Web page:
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Resolution Chart Comparison

Shots here are of our 'version two' resolution chart which provides for measurement of resolution up to 4000 LPH (Lines Per Picture Height). A value of 20 equates to 2000 lines per picture height. For each camera the relevant prime lens was used. The chart is shot at a full range of apertures and the sharpest image selected. Studio light, cameras set to aperture priority (optimum aperture selected), image parameters default. Exposure compensation set to deliver approximately 80% luminance of white area.

Sigma DP1 (2,152 KB, 4.7 MP) Nikon D60 (2,665 KB; 10.2 MP)
Nikon D60 (downscaled) (1,050 KB; 4.7 MP) Ricoh GR Digital II (3,364 KB; 10 MP)

Sigma DP1 Nikon D60
Nikon D60 (downscaled) Ricoh GR Digital II

Sigma DP1 Nikon D60
Nikon D60 (downscaled) Ricoh GR Digital II

Sigma DP1 Nikon D60
Nikon D60 (downscaled) Ricoh GR Digital II

Measurable results

Camera Measurement
Absolute
resolution
Extinction
resolution
Sigma DP1 Horizontal LPH 1525  2400 
Vertical LPH 1500  2300 
Nikon D60 Horizontal LPH 2200  2300 
Vertical LPH 1800  2300 
Nikon D60 (downscaled) Horizontal LPH 1425  1850 
Vertical LPH 1250  1850 
Ricoh GR Digital II Horizontal LPH 1550  1825 
Vertical LPH 1525  1800 

* Moire is visible
+ Chart maximum
LPH Lines per Picture Height (to allow for different aspect ratios the measurement is the same for horizontal and vertical)
Absolute resolution Point at which all lines of a resolution bar are still visible and defined, beyond this resolution loss of detail occurs (below Nyquist frequency).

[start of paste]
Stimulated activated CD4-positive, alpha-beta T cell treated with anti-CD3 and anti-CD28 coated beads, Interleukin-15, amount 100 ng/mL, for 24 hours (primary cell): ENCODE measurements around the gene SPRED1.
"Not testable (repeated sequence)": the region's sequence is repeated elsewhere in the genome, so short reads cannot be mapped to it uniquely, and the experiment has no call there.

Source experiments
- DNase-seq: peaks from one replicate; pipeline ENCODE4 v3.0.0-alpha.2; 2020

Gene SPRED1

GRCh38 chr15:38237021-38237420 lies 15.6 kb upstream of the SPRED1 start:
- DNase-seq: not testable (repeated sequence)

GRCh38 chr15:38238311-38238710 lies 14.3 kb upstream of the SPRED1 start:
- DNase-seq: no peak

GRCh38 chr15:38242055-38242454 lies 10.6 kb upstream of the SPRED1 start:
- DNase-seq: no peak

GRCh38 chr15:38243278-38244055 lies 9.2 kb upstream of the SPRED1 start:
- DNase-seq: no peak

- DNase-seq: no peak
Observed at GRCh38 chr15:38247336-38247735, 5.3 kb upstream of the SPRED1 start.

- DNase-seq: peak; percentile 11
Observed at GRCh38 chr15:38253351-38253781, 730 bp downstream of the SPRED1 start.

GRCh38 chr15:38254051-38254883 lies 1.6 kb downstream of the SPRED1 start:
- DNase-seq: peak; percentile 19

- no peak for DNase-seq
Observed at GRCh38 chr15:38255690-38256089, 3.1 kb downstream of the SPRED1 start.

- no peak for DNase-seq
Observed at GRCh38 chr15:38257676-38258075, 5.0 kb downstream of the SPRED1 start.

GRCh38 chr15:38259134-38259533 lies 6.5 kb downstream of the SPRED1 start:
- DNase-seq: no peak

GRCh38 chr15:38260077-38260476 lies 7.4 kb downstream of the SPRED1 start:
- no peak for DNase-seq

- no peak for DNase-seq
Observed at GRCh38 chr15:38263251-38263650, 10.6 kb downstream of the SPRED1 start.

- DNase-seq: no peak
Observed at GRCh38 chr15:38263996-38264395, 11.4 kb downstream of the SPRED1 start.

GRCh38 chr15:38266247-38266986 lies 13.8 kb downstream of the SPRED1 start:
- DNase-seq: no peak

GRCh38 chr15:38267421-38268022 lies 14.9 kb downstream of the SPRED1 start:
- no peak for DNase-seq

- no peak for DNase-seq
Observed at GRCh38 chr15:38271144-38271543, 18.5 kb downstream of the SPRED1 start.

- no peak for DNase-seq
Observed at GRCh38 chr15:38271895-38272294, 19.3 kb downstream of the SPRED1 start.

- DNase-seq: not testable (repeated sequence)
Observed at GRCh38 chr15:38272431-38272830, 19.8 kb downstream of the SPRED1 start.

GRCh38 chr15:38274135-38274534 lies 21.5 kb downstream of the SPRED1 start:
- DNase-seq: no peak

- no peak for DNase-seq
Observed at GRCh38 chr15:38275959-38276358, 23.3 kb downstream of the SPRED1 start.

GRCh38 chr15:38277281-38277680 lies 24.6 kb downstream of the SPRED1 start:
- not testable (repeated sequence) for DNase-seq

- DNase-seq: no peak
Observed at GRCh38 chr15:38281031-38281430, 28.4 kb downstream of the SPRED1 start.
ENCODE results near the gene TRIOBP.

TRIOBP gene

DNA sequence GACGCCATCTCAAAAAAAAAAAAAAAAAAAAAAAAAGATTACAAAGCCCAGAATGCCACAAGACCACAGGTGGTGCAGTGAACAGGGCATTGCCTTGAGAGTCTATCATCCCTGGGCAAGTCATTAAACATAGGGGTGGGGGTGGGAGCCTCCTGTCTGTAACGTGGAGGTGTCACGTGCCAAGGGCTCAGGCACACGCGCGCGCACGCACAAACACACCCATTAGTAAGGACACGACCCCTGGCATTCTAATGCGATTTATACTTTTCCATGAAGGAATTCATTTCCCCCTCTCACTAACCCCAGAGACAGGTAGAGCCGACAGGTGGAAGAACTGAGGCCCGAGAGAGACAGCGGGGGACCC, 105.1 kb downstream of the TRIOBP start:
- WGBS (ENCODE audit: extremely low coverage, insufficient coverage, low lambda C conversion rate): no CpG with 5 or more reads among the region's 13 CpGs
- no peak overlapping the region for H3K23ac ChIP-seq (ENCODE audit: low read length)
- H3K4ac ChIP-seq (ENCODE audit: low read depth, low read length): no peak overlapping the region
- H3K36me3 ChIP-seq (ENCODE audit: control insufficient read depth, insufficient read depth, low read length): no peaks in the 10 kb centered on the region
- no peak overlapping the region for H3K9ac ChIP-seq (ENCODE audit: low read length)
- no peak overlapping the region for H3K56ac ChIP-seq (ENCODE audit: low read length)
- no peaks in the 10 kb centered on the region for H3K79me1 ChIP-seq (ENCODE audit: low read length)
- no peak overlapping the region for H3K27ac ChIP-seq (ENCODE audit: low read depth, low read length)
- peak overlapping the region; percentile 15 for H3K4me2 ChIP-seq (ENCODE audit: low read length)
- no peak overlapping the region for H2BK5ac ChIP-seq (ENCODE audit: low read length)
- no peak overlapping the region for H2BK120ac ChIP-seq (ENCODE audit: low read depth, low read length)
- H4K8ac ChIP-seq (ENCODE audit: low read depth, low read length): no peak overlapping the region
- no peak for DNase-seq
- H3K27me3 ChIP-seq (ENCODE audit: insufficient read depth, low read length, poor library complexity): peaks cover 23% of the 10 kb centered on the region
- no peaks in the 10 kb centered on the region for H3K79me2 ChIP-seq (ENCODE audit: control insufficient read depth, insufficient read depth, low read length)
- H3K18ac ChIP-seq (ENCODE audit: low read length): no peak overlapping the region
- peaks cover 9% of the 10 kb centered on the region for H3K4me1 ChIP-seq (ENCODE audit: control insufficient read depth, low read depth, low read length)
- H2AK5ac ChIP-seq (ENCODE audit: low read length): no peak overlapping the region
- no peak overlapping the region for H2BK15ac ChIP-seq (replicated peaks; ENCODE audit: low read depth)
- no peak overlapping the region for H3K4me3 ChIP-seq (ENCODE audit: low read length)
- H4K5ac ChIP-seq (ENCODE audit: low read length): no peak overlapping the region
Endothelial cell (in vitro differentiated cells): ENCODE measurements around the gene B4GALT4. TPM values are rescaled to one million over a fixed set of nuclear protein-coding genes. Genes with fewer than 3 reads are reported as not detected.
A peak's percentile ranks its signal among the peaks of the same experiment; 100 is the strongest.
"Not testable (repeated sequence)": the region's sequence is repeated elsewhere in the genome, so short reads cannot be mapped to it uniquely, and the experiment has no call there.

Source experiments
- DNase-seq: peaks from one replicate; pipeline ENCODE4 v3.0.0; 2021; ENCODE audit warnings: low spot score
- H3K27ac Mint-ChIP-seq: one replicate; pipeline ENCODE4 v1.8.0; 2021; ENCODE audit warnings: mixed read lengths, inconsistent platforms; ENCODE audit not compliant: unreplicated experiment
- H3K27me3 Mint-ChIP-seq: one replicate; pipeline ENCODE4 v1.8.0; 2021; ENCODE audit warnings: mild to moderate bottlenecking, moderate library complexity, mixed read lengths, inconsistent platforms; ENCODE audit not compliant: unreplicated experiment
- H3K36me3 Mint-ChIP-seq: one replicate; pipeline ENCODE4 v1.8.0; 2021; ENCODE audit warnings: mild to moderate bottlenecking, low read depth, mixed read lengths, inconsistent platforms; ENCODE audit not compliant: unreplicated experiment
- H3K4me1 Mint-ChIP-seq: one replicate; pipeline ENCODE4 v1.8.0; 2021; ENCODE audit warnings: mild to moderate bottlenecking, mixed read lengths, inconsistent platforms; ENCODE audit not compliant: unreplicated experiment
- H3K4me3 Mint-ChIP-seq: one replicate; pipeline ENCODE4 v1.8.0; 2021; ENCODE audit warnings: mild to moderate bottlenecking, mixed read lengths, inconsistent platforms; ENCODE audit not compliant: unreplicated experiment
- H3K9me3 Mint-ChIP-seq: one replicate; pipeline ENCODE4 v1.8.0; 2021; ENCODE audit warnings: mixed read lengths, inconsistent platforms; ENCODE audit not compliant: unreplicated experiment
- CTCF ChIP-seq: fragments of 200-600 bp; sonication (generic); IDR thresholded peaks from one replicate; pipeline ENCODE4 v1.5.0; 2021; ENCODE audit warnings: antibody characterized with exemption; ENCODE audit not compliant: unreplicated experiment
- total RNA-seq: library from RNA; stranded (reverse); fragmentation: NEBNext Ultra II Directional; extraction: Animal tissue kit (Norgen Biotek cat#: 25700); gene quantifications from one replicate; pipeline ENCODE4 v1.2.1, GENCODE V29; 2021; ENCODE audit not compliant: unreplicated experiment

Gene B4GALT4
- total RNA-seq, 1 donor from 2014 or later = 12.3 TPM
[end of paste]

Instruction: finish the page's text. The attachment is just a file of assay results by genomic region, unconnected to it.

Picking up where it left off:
Extinction resolution Detail beyond camera's definition (becomes aliased)

The Sigma DP1 delivers an admirable resolution considering the size of its image output of not even five megapixels. While it outresolves the downscaled Nikon D60 image and almost matches the resolution of the ten megapixel Ricoh, it cannot really compete with a modern 10 megapixel DSLR such as the Nikon D60.

Remarkably in terms of extinction resolution (below Nyquist) it even narrowly beats the D60. The DP1 continues to deliver detail past Nyquist because the X3 sensor doesn't employ an anti-alias (low pass / blur) filter. Some will argue this is not 'real' detail (it is produced beyond Nyquist) but in any case it is useful as it improves the appearance of 'texture'. A Bayer sensor camera would simply capture a blurred area without any detail.

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